The original Las Vegas: A place to return to, time and again

By the Las Vegas Optic staff
Copyright 2018 Las Vegas Optic

Las Vegas and San Miguel County are located in scenic northern New Mexico, 60 miles from Santa Fe, 120 miles from Albuquerque and 70 miles from Taos.

Scenic beauty, eclectic Victorian and northern New Mexico architecture, a growing art community and interesting people combine to make Las Vegas and the surrounding area a favorite for both families and adventurous singles and couples.
One of the area’s main attractions is its rich history. Las Vegas has been in existence as a city for nearly two centuries.

The original township in West Las Vegas was a Spanish land grant community called Nuestra Señora de Los Dolores de Las Vegas Grandes (Our Lady of Sorrows of the Large Meadows). In 1835, the settlers of San Miguel del Bado formed a plaza, or public square, in the old Spanish-Mexican tradition.

Today, the Old Town Plaza still reflects the protection and environmental needs of the settlers. It is laid out with buildings constructed side by side with a common wall to form a town square. This area was the hub for community, family life and agricultural commerce.

In the 1820s, during the infancy of the Santa Fe Trail, Las Vegas was the first major settlement that traders encountered upon entering Mexico.

It was a festive occasion for locals when caravans would arrive in the Las Vegas plaza. Settlers would set up market displays for their goods and often hosted festive “fandangos” for travelers, with dancing and gambling.

In 1846, U.S. President James Polk determined that the United States would take over these lucrative northern Mexico states and declared war against Mexico. On Aug. 14 of that year, Brig. Gen. Stephen Kearny and his troops marched into the Las Vegas plaza and proclaimed New Mexico for the United States.

To protect Hispanic settlers, the Santa Fe Trail freight wagons, Anglo immigrants and other travelers on the Santa Fe Trail, Fort Union was constructed in 1851 near Las Vegas.

By the 1860s, Las Vegas became a leading commercial trade center in New Mexico.
Eventually, the Atchison, Topeka and Santa Fe Railroad arrived on July 4, 1879. Immigrants from every walk of life began to arrive and settle in the Las Vegas region.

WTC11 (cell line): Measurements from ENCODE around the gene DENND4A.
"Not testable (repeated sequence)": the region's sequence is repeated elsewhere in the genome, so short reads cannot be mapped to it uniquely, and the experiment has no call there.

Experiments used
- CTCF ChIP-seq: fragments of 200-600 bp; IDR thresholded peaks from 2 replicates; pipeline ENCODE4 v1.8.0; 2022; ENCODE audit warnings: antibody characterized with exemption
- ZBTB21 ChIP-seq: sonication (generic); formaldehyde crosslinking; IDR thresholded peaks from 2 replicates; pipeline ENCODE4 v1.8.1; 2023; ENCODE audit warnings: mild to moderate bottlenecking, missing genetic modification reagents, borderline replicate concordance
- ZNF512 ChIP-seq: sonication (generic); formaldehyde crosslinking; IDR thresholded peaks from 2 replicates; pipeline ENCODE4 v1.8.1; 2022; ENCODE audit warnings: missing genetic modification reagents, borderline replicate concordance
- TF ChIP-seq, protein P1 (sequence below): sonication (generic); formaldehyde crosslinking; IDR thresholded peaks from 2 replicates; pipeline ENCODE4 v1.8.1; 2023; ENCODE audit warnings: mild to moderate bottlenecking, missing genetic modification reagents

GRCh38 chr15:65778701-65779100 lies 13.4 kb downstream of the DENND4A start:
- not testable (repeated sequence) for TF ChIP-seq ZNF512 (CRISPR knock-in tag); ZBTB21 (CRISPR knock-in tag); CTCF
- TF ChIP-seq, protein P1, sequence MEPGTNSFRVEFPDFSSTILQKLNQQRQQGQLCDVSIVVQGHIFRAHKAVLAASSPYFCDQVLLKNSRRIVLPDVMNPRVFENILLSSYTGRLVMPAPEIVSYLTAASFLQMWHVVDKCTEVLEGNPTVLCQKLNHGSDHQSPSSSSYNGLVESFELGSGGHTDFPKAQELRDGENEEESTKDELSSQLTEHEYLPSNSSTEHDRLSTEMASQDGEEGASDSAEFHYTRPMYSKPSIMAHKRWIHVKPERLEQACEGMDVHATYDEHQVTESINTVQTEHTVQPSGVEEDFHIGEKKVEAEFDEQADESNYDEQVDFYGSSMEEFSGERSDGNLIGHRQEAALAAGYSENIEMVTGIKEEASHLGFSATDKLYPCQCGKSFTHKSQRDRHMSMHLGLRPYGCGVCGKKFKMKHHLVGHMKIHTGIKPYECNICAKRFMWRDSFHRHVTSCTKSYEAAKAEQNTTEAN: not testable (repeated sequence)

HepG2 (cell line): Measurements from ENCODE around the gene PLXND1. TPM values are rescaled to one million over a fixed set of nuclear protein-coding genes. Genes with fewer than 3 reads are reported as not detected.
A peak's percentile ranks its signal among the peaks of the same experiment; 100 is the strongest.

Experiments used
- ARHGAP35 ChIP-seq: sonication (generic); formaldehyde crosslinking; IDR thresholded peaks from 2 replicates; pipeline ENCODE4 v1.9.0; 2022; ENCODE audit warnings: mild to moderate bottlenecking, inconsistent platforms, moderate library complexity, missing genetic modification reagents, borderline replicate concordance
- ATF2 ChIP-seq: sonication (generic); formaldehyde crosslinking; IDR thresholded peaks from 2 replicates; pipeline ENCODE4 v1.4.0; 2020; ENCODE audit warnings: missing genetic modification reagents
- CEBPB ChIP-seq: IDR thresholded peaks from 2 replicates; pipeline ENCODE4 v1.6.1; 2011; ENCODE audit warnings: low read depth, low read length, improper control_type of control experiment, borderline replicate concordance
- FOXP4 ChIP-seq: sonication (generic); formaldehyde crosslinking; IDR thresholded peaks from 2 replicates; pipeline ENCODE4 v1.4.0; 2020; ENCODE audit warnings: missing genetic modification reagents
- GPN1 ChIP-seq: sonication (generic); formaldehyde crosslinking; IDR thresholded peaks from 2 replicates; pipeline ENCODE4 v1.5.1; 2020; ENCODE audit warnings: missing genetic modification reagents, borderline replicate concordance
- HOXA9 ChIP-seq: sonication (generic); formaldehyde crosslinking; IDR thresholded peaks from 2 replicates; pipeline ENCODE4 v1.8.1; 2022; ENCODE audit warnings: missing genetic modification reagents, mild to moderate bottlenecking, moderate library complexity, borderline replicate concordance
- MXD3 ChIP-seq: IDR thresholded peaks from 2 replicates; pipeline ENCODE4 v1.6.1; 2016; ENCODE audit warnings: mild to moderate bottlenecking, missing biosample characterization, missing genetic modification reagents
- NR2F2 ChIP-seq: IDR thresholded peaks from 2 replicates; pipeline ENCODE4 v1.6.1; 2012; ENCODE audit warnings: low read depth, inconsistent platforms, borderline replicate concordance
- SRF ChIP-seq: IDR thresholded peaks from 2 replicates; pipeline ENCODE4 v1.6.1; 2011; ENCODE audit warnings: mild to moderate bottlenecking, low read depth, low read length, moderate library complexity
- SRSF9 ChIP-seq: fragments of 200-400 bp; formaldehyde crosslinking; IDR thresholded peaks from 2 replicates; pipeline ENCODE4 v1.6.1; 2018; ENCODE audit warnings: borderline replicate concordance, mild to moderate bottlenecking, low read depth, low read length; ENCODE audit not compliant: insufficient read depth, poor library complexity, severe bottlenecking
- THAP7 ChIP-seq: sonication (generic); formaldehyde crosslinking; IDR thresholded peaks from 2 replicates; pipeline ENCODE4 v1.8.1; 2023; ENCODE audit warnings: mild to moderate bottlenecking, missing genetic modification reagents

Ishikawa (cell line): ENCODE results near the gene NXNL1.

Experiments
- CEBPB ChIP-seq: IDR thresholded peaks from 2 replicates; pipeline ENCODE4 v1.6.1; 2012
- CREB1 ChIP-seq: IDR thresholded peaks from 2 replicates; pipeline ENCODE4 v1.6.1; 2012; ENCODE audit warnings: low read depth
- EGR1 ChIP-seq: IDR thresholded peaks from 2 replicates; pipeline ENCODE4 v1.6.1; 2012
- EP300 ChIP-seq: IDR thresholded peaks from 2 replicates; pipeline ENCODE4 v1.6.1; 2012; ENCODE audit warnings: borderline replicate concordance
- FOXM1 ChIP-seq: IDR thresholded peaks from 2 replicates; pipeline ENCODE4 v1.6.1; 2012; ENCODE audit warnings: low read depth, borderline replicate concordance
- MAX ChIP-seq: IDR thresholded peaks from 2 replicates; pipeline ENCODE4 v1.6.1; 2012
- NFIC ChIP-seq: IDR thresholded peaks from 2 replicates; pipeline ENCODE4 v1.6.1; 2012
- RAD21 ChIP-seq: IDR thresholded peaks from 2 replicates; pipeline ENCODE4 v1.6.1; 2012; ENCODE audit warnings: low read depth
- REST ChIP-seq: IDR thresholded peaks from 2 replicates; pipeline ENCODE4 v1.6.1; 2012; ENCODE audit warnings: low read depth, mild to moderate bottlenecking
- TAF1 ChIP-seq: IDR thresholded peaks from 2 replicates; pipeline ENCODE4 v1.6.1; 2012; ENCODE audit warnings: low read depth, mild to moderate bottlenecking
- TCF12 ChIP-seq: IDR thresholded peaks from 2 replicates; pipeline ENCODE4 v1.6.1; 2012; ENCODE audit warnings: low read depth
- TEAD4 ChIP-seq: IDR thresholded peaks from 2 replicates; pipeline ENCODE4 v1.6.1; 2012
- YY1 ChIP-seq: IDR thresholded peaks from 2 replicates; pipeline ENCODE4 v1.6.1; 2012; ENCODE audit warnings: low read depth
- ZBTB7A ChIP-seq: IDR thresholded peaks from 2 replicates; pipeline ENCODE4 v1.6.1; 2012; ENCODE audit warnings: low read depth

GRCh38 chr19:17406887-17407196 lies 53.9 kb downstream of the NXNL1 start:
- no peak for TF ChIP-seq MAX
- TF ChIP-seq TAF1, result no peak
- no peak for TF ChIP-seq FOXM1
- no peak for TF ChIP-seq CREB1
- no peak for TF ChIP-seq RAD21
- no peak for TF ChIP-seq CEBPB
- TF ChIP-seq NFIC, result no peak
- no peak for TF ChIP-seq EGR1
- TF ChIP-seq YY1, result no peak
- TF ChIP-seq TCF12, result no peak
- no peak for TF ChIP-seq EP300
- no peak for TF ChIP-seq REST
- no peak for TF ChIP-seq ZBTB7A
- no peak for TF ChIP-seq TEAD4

When the railroad bypassed the original plaza settlement and ended east of the Gallinas River, on “the other side of the town,” a separate boom town called East Las Vegas emerged.

The advent of the railroad rapidly transformed Las Vegas from a rural community into a regional commercial center of national prominence. Prosperous merchants began building elaborate commercial and residential structures in styles popular back East.

The competing eastside, or New Town, district became the fashionable commercial and residential area and was established as an Anglo settlement. Bustling mercantile houses, hotels, saloons and dance halls sprang to life. Horse-drawn streetcars established a circle route between the depot and Old Town Plaza.

By 1882, Las Vegas had grown to a population of nearly 6,000 residents and rivaled Denver, El Paso and Tucson in size. During this time, the magnificent Montezuma Hotel resort was built by the railroad, and in 1893, New Mexico Highlands University was founded. Initially the school was dedicated to training school teachers.

Despite the growth, construction and cosmopolitan lifestyle of Las Vegas, the outlying villages and land grant areas retained their pastoral and agrarian character — still evident and preserved today.

The railroad also introduced a whole new dynamic to the area, from Fred Harvey’s hospitality services, to the Wild West exploits of desperados, gamblers and hell-raisers like Billy the Kid, Doc Holliday, Big Nose Kate, the Dodge City Gang and Vicente Silva. History buffs will be fascinated with Wild West stories that regale the colorful background of the area in books such as Howard Bryan’s “Wildest of the Wild West.”

In 1905, Las Vegas economic fortune began to decline when its position as a major shipping terminus ended as the railroad moved to the south. The agricultural depression of the 1920s and 1930s and a long drought brought to a close almost a century of economic boom-town prosperity for Las Vegas.

West and East Las Vegas continued living side by side for years. It wasn’t until the 1970s that the two towns were finally consolidated into one local government.
Las Vegas has had its share of fame and fortune. In 1912, iconic professional boxer Jack Johnson trained and fought in a world championship match here. Later, the area saw royal visits at United World College by England’s Prince Charles and Queen Noor from Jordan.

Recently, Las Vegas has been building its reputation as a destination for the film industry. Early Tom Mix films may have been the beginning, but “Red Dawn,” “All The Pretty Horses” and Oscar-winning “No Country For Old Men” demonstrate time and again this area’s ability to capture world attention.

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